What are Horizontal Lines? - Definition & Equations

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  • 0:01 What Is a Horizontal Line?
  • 0:07 Examples
  • 1:37 Calculating the Slope
  • 3:26 Equations & Graphing
  • 4:38 Lesson Summary
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Lesson Transcript
Instructor: Betty Bundly

Betty has a master's degree in mathematics and 10 years experience teaching college mathematics.

In this lesson, we will learn about horizontal lines. What properties are unique to horizontal lines? How do you recognize the graph or equation of a horizontal line? These questions will be investigated here.

What Is A Horizontal Line?

A horizontal line is a line which has zero slope value. All points on a horizontal line have the same y value.


Look at a wall, and look down to where that wall meets the floor. That intersection is a horizontal line. Other examples of horizontal lines we may see every day are the following: the line separating the sky from the land across a clear plain or the line separating the sky from the water at the beach.

Horizon over water

Horizon on a plain

In fact, the word horizontal is derived from the word horizon, the line where the sky meets water. What does your line of motion look like if you move from one point to another without going up or down?

If you are on the second floor, represented by y=2, and you take 5 steps to the left without going up or down any stairs, you are still on the second floor. Your vertical position has not changed. Notice that from left to right, the line does not rise or fall.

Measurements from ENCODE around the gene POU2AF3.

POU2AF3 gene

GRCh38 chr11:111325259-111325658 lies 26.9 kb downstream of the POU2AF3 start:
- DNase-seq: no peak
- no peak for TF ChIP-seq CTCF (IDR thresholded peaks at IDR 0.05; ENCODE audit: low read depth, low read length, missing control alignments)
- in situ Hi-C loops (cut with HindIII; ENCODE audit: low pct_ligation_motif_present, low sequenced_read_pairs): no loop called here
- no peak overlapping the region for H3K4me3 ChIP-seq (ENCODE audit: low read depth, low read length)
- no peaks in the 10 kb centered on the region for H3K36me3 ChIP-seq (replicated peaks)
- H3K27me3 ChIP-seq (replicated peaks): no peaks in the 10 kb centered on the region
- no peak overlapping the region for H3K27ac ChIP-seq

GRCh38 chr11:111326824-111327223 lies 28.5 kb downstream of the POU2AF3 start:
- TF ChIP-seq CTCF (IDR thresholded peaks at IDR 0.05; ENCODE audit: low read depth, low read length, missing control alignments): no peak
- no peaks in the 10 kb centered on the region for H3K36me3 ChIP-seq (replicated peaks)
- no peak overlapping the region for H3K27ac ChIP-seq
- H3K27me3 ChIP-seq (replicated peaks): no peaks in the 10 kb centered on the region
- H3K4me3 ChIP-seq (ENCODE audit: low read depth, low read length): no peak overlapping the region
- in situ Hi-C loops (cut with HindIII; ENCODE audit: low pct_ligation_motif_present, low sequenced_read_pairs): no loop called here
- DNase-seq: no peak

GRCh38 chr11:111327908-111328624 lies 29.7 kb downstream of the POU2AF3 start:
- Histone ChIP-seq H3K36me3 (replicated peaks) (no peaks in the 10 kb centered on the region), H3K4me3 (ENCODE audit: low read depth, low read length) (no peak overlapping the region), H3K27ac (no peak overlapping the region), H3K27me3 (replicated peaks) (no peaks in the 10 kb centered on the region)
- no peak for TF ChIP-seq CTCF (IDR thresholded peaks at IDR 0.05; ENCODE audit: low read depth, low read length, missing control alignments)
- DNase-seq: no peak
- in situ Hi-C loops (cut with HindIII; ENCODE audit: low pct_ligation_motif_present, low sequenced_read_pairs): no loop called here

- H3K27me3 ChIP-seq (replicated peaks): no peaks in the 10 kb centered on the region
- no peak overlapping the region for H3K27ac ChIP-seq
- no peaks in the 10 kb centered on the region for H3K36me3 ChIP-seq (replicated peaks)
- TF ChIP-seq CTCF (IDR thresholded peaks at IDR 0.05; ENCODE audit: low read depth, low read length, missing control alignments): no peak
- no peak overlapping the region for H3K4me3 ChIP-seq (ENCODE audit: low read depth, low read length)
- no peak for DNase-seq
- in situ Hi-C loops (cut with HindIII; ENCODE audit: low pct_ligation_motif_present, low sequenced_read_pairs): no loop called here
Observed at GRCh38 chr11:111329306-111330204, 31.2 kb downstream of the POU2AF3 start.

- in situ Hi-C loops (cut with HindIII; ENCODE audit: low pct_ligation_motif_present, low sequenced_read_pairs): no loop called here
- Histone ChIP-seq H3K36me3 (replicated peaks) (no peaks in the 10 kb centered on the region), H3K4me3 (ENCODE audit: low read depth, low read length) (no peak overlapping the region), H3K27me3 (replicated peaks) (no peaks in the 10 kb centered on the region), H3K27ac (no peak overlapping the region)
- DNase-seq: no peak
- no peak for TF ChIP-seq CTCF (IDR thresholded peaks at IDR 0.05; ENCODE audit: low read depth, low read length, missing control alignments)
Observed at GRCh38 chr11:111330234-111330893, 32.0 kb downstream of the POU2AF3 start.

Graph of Horizontal Line
Graph of y=2

If you are in the basement, represented by y=-1 and you take 4 steps to the right (again, assuming you have not gone up or down any stairs), you are still in the basement. Again, note that from left to right, the line does not rise or fall.

Graph of Horizontal Line
Graph of x=-1

A line drawn through your two positions in these scenarios would be a horizontal line.

It doesn't matter where you start. You could be walking across the tenth floor of a high-rise. It also doesn't matter how much you may have moved from left to right or from right to left (you cannot have zero movement). If the ending position is at the same height as the beginning position, a line drawn through the two points will be horizontal.

Another way to think of a horizontal line is one that has the same height at all points on the line.

Calculating the Slope

A horizontal line is also recognized as a line that has zero slope. Slope, labeled with the variable m, is defined as rise/run or (change in y value)/(change in x value).

m = rise/run

m= (change in y value)/(change in x value)

In this equation, the rise (change in y value) represents a vertical movement and the run (change in x) value represents a horizontal movement. Since there is no change in vertical motion on a horizontal line, as is described in the graphs above, the numerator of these fractions is zero. This makes the slope of a horizontal line equal to zero.

m= 0/run = 0/(change in x value) = 0

Returning to the 2nd floor scenario, the points on the graph from beginning position to ending position are represented as (6,2) and (1,2), which are (x,y) ordered pairs. To use these coordinate points to calculate the slope, we would use the formula:

slope formula

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